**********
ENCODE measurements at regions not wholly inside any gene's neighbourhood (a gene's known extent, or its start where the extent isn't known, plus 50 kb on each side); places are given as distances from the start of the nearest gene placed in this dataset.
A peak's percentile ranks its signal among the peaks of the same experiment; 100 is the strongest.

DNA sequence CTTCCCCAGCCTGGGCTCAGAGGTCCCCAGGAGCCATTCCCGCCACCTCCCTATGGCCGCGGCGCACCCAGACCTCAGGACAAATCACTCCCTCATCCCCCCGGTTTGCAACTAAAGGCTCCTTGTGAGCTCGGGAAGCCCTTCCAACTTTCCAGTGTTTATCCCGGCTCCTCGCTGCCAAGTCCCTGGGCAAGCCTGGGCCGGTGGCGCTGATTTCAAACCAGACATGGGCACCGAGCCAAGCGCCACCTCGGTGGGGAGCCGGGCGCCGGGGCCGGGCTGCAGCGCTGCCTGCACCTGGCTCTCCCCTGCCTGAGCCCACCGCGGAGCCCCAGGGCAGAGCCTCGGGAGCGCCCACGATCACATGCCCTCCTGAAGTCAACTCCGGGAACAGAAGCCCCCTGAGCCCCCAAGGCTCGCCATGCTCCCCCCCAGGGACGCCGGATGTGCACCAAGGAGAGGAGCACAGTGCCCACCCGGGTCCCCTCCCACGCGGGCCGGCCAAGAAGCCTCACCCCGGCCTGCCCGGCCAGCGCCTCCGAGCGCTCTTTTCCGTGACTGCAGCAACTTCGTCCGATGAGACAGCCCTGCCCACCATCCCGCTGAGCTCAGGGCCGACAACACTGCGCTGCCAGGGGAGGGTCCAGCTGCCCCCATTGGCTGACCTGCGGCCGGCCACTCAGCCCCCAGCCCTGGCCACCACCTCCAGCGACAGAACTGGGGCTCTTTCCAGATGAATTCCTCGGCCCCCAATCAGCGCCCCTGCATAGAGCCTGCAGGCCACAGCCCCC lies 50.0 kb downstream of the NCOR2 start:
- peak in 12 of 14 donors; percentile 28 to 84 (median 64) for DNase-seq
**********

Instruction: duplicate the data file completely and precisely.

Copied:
ENCODE measurements at regions not wholly inside any gene's neighbourhood (a gene's known extent, or its start where the extent isn't known, plus 50 kb on each side); places are given as distances from the start of the nearest gene placed in this dataset.
A peak's percentile ranks its signal among the peaks of the same experiment; 100 is the strongest.

DNA sequence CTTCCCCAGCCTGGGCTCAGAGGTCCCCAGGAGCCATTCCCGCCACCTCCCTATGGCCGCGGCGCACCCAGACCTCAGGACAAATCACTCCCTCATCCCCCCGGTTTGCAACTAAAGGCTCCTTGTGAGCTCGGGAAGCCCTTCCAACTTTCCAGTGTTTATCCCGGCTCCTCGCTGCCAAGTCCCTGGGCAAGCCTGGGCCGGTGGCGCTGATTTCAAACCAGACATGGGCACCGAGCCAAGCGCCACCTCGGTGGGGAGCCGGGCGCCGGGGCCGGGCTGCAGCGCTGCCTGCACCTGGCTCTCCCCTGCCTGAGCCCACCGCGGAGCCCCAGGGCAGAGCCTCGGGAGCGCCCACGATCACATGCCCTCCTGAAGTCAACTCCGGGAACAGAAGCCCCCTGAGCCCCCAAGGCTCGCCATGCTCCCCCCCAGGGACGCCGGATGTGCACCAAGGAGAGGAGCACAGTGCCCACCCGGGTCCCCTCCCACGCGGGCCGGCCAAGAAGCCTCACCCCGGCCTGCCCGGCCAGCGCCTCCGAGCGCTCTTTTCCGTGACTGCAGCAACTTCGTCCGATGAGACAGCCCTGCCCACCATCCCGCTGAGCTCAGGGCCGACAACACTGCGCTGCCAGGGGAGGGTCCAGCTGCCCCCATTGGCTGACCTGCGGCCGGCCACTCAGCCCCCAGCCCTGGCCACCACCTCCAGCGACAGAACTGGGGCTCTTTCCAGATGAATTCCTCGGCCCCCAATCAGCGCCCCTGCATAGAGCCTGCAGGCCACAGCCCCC lies 50.0 kb downstream of the NCOR2 start:
- peak in 12 of 14 donors; percentile 28 to 84 (median 64) for DNase-seq